The Blob

Thursday, June 12, 2003

Who knew?

I really thought I knew my wife. I really did. After seven years of a really blissful marriage, I'd figured that I knew her every nuance. I was wrong. For I was about to discover something devastating, something for which I'm still trying to comprehend.

My wife is hopelessly addicted to baseball. She's become a diehard Anaheim Angels fan.

It started so innocently at first. Sure, over the years, she'd mentioned that as a young and impressionable child, she was the Batgirl and mascot of her local Little League team. And she'd alluded to having gone to Dodgers and Angels games over the years with her dad. But I figured she did that to be a good daughter. Surely it was something she had outgrown years ago.

Then, last fall, the Angels made it to the playoffs. She showed no visible reaction. When the Angels creamed the Yankees, she commented on it. We all did. Still, I noticed no real change in her. It wasn't until game 5 of the ALCS against the Twins that we actually started watching the games, and I recall saying, "honey, let's watch the game." And of course, the Angels won. By the time the World Series came around, we, along with everyone else in southern California, were watching the action. It was the local team, after all. But she, well, loved it. I mean really enjoyed it. By game seven, which was a total nail-biter, she was all-consumed.

But her baseball addiction didn't become obvious until this season. It was when I came home late from work one night that I knew there was a problem. There she was, totally glued to the TV. It was the Angels, after all. And now? Every night the Angels are on TV, we're there. And when they're not, or if the game is on while she's in the office, my wife tracks the progress of every game on the 'net. I mean, baseball has become her life.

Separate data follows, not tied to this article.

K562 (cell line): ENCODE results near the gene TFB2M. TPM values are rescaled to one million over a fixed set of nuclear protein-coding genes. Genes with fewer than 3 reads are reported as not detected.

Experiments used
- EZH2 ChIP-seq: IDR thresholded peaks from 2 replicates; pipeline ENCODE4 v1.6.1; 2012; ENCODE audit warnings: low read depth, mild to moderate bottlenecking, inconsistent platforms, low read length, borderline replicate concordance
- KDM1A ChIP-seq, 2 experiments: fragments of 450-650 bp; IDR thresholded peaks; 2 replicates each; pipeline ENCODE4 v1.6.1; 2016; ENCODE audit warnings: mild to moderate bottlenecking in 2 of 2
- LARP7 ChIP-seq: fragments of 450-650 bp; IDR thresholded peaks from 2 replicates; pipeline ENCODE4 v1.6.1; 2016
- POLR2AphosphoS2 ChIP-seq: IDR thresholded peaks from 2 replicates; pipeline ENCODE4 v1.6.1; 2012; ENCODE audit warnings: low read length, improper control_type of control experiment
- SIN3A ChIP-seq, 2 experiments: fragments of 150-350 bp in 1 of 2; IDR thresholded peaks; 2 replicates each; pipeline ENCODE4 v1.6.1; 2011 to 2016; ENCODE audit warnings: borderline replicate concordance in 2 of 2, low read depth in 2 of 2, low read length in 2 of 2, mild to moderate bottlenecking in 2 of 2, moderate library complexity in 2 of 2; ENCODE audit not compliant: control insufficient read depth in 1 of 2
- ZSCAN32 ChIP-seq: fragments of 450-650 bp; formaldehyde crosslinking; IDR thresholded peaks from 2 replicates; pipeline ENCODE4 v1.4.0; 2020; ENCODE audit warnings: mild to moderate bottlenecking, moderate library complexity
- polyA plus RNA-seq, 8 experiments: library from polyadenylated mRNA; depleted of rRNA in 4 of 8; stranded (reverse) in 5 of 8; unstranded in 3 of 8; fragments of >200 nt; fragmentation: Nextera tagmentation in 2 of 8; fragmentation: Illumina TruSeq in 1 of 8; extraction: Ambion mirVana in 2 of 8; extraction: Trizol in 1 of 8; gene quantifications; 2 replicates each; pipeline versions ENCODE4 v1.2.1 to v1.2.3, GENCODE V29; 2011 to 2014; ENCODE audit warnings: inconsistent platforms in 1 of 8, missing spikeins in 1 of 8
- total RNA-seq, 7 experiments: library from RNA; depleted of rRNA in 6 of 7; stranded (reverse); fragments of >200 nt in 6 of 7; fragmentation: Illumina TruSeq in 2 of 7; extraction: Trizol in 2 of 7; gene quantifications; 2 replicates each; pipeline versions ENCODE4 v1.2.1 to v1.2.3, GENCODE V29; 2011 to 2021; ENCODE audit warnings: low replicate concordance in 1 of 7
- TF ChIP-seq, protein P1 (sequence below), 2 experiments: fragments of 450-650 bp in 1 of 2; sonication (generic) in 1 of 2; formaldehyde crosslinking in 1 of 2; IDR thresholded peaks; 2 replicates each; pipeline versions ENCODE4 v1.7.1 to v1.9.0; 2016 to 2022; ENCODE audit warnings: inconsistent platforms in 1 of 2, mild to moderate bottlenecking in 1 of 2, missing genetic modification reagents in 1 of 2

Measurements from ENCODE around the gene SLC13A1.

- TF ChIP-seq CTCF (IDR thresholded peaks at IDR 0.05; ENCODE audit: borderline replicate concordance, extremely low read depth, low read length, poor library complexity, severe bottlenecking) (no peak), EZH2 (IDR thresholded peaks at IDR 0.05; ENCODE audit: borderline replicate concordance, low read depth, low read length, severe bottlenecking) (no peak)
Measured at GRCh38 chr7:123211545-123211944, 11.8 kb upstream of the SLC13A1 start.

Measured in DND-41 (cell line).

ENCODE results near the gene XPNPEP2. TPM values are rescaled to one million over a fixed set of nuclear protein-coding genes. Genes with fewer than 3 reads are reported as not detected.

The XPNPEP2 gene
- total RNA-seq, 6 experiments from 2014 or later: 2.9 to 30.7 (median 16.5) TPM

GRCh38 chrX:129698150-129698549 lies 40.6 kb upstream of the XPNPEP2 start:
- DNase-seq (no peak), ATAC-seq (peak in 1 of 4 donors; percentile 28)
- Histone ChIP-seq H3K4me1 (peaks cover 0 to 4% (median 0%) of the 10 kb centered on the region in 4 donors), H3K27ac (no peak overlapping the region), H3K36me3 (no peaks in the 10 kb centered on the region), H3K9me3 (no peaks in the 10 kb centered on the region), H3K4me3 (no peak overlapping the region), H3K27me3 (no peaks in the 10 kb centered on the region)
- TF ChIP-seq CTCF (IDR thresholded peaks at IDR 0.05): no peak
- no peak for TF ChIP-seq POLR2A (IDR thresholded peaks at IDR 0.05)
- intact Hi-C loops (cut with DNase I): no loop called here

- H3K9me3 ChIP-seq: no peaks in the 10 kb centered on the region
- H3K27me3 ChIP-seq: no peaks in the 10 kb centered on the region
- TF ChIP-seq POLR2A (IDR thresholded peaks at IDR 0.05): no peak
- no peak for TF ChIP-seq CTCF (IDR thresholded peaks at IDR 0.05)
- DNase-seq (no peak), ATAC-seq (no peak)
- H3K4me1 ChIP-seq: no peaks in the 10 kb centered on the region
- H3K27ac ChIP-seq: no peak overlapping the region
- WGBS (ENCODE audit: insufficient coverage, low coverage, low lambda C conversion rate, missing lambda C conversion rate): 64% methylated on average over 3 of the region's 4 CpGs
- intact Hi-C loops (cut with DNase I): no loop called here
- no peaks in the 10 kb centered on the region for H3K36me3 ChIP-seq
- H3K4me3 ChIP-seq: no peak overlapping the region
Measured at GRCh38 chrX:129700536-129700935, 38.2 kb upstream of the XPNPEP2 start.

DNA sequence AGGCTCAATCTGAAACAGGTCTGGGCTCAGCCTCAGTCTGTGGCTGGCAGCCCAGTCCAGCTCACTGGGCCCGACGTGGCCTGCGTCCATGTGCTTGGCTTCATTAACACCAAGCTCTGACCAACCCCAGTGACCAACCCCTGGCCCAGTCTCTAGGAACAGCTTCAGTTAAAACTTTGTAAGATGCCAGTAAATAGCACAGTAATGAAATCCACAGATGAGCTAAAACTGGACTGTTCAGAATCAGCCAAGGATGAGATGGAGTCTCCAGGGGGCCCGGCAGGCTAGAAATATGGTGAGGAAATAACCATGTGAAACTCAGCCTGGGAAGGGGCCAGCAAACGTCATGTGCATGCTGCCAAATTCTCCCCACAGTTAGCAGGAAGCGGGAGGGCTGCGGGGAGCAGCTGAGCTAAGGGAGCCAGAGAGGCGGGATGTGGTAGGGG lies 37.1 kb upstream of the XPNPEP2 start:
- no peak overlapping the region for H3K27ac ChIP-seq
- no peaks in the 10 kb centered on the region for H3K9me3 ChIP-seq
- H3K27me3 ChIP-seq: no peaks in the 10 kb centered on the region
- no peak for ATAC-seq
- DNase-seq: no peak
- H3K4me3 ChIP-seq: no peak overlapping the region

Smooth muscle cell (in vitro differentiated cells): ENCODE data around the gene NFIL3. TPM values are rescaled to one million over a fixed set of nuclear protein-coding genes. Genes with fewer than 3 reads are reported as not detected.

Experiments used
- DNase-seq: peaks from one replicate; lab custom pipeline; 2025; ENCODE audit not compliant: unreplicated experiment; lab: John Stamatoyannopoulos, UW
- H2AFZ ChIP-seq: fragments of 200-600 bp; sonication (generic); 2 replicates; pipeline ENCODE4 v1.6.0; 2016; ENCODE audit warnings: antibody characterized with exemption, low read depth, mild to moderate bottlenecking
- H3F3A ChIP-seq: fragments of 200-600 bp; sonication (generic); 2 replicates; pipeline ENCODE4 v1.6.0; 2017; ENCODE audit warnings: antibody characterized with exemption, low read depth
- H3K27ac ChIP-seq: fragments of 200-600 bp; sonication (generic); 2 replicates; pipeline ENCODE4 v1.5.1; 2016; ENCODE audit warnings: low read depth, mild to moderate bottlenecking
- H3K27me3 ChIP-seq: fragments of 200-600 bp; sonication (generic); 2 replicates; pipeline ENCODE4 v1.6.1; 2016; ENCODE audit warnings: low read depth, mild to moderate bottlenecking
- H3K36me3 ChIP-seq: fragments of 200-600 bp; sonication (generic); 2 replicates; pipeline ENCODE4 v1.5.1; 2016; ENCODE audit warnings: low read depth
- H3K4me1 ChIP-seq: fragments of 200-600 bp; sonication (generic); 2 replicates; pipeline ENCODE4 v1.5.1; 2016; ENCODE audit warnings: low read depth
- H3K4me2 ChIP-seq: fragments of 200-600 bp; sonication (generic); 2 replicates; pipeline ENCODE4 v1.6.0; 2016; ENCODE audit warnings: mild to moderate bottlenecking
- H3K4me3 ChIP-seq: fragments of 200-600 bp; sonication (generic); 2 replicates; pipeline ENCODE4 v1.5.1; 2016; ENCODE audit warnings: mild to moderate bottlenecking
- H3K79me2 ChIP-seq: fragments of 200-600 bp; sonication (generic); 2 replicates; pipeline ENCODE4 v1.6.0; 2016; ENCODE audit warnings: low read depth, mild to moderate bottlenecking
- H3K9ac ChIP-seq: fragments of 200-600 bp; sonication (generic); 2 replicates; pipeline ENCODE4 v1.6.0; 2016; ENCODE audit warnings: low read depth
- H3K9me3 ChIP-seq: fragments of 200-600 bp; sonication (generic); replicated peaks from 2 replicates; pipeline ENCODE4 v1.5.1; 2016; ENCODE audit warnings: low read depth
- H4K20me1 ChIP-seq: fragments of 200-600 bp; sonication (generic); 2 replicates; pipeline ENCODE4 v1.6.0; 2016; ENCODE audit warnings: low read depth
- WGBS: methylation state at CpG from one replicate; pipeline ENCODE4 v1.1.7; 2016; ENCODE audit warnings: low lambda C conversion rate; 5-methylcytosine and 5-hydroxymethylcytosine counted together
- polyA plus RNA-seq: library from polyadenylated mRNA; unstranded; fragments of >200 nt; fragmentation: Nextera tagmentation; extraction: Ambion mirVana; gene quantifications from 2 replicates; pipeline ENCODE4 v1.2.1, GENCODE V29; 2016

But don't worry. Her newfound addiction has hardly driven a wedge between us. Truth be told, I share her addiction. Our house is littered with Angels memorabilia, a Rally Monkey (a must for any hardcore Angels fan), and anything else that will bring the team good luck.

And to think it all started so do I say it? Innocently. Yeah, that's it. I mean, who knew it would come to this? There's only one thing to do. Wish 'em on. Say incantations over our Rally Monkey, take our Angels baseball hats off when and wave 'em when we need a key hit, and keep praying Brendan Donnelley keeps fanning the other guys.

And to think I used to believe baseball wasn't cool. What was I thinking?

Wednesday, June 11, 2003

Yet another Oxymoron

The other day, my wife asked me to "give this letter to the mail lady." Is it just me, or does the sound of the words "mail lady" sound strange to you too?

Pixar does it again

I can't stop laughing. When I went to see Finding Nemo the other night, among the pre-movie trailers was one for a new movie coming in November, 2004 that left me on rolling on the floor: The Incredibles. If it's up to the usual Pixar standard, it will be another out of the park home run. Click on the link above and check out the trailer. (You'll need Apple Quicktime to view it, something well worth your time.) Enjoy!

Monday, June 09, 2003

Steve Jobs is smarter than we are